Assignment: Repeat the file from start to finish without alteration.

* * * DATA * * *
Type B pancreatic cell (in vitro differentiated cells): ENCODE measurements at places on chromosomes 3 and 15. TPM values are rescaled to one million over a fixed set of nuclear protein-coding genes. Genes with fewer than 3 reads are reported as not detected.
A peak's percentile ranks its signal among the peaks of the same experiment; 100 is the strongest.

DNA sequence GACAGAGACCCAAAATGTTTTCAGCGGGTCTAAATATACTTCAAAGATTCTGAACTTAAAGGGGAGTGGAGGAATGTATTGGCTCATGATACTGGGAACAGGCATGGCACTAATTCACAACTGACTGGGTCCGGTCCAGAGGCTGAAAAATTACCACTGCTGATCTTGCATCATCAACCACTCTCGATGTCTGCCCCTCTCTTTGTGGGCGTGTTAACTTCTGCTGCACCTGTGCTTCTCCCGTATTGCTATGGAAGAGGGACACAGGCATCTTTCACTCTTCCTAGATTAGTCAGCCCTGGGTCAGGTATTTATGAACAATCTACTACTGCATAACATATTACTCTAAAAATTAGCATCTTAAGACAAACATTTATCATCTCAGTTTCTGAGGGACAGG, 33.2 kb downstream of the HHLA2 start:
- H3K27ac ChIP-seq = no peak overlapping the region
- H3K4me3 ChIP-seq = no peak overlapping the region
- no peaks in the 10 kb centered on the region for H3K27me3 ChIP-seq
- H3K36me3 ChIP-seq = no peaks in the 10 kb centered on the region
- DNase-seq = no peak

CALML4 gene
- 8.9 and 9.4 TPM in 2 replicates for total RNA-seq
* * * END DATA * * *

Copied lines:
Type B pancreatic cell (in vitro differentiated cells): ENCODE measurements at places on chromosomes 3 and 15. TPM values are rescaled to one million over a fixed set of nuclear protein-coding genes. Genes with fewer than 3 reads are reported as not detected.
A peak's percentile ranks its signal among the peaks of the same experiment; 100 is the strongest.

DNA sequence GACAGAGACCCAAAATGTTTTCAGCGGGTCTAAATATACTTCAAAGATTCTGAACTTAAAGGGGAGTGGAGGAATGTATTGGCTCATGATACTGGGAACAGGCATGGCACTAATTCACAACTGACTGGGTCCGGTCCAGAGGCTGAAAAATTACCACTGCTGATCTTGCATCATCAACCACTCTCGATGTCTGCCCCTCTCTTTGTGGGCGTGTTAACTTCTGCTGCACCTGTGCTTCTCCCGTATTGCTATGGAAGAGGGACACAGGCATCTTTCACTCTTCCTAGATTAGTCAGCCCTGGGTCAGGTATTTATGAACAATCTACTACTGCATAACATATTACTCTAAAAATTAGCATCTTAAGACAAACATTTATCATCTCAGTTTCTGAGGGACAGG, 33.2 kb downstream of the HHLA2 start:
- H3K27ac ChIP-seq = no peak overlapping the region
- H3K4me3 ChIP-seq = no peak overlapping the region
- no peaks in the 10 kb centered on the region for H3K27me3 ChIP-seq
- H3K36me3 ChIP-seq = no peaks in the 10 kb centered on the region
- DNase-seq = no peak

CALML4 gene
- 8.9 and 9.4 TPM in 2 replicates for total RNA-seq